For years we have been hearing about the many benefits associated with incorporating more fish into our diets. Fish is loaded with Omega 3 fatty acids, which are a vital part of a healthy diet. Despite this, many of us still have a hard time adding fish into our weekly meal plans. One reason many people give for this is that once cooked their fish no longer looks quite as appetizing as it did under the glass at the grocery store.
What Is That White Outer Layer?
The reason for your fish losing its visual appeal is the layer of white albumin that typically forms on the surface of the fish as you cook it. This is the result of the muscles squeezing the albumin out as they cook. Although this white “coating” on the outside of your fish may not be very appealing to look at, it does not affect the taste of the fish or its nutritional value.
The good news is, there is something you can do to change the outward appearance of your fish and improve its flavor at the same time. Many of us have been brining meat for years, in fact it is a centuries old technique used to increase the storage time for many different types of meat. We typically use brining as a way to tenderize meats, to make them moister, and more flavorful.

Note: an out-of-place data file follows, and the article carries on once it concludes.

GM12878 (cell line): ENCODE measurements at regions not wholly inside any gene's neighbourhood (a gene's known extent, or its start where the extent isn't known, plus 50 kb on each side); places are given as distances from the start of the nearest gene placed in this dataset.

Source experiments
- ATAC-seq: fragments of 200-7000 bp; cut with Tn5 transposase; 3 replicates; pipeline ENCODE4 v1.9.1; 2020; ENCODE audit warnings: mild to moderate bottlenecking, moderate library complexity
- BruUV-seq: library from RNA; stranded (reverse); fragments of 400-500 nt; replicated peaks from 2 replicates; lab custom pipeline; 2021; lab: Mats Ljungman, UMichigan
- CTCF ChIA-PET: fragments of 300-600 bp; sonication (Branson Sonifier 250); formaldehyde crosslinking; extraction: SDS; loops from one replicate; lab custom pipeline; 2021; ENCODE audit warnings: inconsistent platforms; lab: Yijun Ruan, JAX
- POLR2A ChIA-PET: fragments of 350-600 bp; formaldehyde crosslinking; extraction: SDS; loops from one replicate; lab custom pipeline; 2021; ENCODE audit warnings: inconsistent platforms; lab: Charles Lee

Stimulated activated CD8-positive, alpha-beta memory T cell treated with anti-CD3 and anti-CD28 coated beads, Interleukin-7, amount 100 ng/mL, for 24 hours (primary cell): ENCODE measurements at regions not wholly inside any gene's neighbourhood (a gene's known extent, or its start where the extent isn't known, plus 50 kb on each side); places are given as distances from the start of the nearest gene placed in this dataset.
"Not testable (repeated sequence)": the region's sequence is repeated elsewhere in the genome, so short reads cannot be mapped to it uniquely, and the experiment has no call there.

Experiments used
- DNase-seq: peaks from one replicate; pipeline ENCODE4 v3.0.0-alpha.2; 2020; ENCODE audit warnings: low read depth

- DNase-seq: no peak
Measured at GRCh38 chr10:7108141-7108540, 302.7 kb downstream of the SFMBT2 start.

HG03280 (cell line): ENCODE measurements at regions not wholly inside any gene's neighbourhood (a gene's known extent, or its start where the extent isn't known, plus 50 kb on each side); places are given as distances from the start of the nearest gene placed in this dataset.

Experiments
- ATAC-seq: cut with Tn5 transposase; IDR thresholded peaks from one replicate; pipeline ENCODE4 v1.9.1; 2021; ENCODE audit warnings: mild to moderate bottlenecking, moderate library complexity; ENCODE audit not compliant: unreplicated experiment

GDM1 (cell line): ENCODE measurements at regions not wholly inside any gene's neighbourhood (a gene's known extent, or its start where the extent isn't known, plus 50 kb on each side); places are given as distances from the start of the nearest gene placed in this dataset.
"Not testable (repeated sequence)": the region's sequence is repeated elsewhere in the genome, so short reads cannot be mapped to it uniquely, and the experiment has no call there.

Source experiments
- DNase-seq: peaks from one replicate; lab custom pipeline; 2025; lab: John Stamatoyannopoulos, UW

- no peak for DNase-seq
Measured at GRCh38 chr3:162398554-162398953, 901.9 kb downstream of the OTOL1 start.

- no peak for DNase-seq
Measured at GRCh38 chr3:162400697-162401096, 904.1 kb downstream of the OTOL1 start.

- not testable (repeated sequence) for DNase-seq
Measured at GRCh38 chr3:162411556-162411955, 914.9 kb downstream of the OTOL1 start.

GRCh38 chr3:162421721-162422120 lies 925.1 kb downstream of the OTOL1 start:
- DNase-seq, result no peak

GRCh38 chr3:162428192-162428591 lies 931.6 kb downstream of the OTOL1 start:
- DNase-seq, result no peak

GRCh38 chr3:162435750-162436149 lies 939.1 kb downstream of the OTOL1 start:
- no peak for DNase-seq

It Only Takes 10 Minutes
Brining your fish takes no more than ten minutes, but the results are nothing less than amazing. Not only will brining your fish make it moister and fill it with flavor, but also it will maintain the same level of beauty it had in the showcase. Create your brine using a solution of one tablespoon of salt for every cup of water. Then all you have to do is soak your fish for ten minutes before cooking it. The salt works to partially dissolve the fibers in the muscles located near the surface of the flesh.
In doing this it allows the fibers to congeal without contracting. This prevents them from forcing the albumin out of the fibers and forming a white coating on the fish as you cook it. You can use this method on all types of fish with similar results. Bear in mind that once you brine your fish, there is really no need to salt it before or during cooking. The end result is fish that looks as good as it tastes for you to serve your family.